Mark Cancian [00:25:20] We had a wide variety of recommendations. I mean, to hit some of the big ones, we recommend that the United States and Japan build hardened shelters for aircraft. And the reason is that 90% of aircraft losses occur on the ground to Chinese missiles. I was astonished to find out that the U.S. base on Guam, Andersen Air Force Base, has no hardened shelters. So that makes aircraft very vulnerable to Chinese missile attack. Building hardened shelters and dispersing aircraft would make them much more survivable. Another major insight was the need to buy more long range precision munitions, particularly anti-ship munitions. The United States runs out of these after the literally the first couple of days of fighting and then and then has other munitions it can use. But these require the launching platform, the aircraft, to get close to the Chinese. Therefore, you have much higher losses. And that’s something that the department has picked up on. We briefed many people in the Pentagon. The Pentagon’s FY 2024 budget includes a lot more of those munitions. We like to think that our report had something to do with that, combined with the experience in Ukraine, where, again, we’re running out of certain kinds of munitions. Beyond that, we had a wide variety of insights for the United States. And I’ll give you just two more. One is that the United States needs to be very careful about forward deploying forces in a crisis. Our policy and our history is that when there’s a crisis brewing, we send forces forward. We send the carriers forward to enhance deterrence and to increase war fighting capability. The comes to that. The problem is with China, you have now put these assets inside their defensive bubble where they’re very vulnerable. That’s why we lose two carriers right off the bat. People forget that in the spring of 1941, the United States Navy moved its battle fleet from San Diego to Pearl Harbor to deter the Japanese from adventurism. And we all know how that turned out. Tom Schelling had a great quote where he said, the problem with a strong deterrent is it also makes a great target. And another important insight is that there’s no Ukraine model for Taiwan. With Ukraine. Of course, once the war began, the United States ramped up its transportation of weapons and equipment, as did many of our allies. The Russians have tried to interdict that flow, but they’ve been unable to do that. So there has been this huge flow of weapons and equipment to Ukraine all the way through the war. That’s not possible with Taiwan. The Chinese defensive bubble over Taiwan is so powerful that nothing can get in there for at least the first month or two. Several of our U.S. players tried to do that. They sent some convoys in amphibious ships, U.S. amphibious ships. They were always sunk. One participant tried to fly in an Army brigade. It was shot down. So Taiwan is going to have to fight the war with everything it needs beforehand and not count on getting resupplied.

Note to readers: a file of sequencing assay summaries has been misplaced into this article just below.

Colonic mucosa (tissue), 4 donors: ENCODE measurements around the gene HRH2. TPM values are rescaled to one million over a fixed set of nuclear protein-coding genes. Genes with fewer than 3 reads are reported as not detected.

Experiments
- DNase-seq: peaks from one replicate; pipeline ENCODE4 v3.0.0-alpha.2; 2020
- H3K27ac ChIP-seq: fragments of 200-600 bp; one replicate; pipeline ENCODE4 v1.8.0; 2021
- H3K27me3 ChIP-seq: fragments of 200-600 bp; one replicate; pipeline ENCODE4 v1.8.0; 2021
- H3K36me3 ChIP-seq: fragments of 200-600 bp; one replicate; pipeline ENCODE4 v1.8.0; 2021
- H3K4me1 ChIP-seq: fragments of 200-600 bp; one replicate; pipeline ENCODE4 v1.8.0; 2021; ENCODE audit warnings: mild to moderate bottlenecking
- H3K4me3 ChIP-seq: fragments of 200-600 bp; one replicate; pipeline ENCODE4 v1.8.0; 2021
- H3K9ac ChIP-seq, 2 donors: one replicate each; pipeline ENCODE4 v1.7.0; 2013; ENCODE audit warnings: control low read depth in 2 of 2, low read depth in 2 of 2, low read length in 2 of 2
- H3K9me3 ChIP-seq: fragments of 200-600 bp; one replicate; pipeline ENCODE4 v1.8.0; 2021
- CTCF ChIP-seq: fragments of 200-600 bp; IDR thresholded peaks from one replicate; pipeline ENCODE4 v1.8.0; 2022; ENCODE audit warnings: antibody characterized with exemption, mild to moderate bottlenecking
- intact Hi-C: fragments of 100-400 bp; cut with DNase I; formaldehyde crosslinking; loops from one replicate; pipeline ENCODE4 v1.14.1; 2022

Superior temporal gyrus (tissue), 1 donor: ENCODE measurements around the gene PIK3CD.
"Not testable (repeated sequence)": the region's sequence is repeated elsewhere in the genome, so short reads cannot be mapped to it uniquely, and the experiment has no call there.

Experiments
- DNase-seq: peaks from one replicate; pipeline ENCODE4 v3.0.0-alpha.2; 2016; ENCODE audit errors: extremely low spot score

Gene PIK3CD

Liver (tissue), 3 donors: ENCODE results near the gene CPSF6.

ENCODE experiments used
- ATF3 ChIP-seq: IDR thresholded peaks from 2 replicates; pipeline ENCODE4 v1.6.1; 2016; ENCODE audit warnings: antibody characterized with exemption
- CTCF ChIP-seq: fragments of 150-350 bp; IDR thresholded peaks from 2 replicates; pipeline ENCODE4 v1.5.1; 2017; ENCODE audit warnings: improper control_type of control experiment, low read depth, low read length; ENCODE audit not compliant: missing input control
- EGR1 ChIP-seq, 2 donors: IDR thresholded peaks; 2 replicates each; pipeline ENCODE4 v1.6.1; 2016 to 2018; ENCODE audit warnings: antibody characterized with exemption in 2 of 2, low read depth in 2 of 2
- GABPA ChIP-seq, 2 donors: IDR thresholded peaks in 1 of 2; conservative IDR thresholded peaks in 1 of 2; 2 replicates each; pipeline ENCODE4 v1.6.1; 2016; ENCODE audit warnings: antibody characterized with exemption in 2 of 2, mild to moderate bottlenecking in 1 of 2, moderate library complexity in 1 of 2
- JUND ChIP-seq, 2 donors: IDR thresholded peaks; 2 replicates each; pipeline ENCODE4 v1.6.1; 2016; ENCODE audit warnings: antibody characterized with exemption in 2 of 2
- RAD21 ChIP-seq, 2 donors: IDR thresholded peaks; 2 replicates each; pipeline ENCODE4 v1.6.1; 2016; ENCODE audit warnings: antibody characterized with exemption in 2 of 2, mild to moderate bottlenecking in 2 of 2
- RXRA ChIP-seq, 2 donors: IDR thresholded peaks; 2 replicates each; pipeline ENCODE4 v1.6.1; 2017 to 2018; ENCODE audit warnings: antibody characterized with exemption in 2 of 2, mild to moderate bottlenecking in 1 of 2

Mark Leon Goldberg [00:28:39] So the project did not take a position on whether the benefits of defending Taiwan outweigh the costs. But the point was to put information out there. Let policymakers decide. But after having run the war game, do you personally take a position on whether the benefits outweigh the costs in that most likely Pyrrhic victory scenario?
Mark Cancian [00:29:01] I do. It’s my personal opinion that the United States should beef up these defenses. We have increasingly put out a policy that we would defend Taiwan. You see that coming out of Congress. You see it coming out of the White House. The president has said that several times, despite the walk backs by his advisers. So if we are going to have an announced policy of defending Taiwan and I think that’s reasonable, then we need to back that up with a military posture that’s actually capable of doing that. So personally, yes, I would execute these enhancements and defend Taiwan. But in the report, the reason we didn’t as a group publish that is that people have different opinions and that judgment relies on a wide variety of foreign policy judgments. And I should say at this point that this project was run by three people. There were three principal investigators. I was the thesis lead and sort of the manager, Eric Higginbotham, who’s up at MIT, who’s with ran for many years, did the China Asian part and also a lot of the wargaming and Matthew can’t Ian, who’s at the Naval War College running war games he did a lot of the war game design. And if our last names seem to be similar, it’s because he is my son.
Mark Leon Goldberg [00:30:21] Lastly, I know we’re over time. Is there anything else you want to add or any point you wanted to make?
Mark Cancian [00:30:27] The one point I would emphasize is, you know what a shock this is going to be for not just the American people but the military services, particularly the Air Force and the Navy. Their leadership has been saying all the right things. That is that a great power conflict would be very different from what they’ve done for the last 25 plus years, and that services need to be ready for this different kind of environment. The problem is that the majors, the lieutenant colonels, you know, the middle ranks, their experience of war is in sanctuary. And culturally, that’s very hard to change. When I talk to Air Force audiences, I tell them, imagine a situation where the reinforcing aircraft arrive on Okinawa, Kadena Air Force Base. They land on a bumpy runway because it’s been struck by Chinese missiles so many times. They taxi past literally hundreds of wrecked aircraft that were destroyed on the ground. They move into a barracks that was vacated by the previous squadron because they were all killed in the previous missile strikes. The hospitals full of wounded. The golf course has been turned into a cemetery and they’re told, welcome to Okinawa. Tomorrow you fly over Taiwan. And that’s an experience the Air Force hasn’t had since 1945.
Mark Leon Goldberg [00:31:46] Mark, thank you so much for your time. Very sobering scenarios that you outline.
Mark Cancian [00:31:52] Thanks for having me on the program.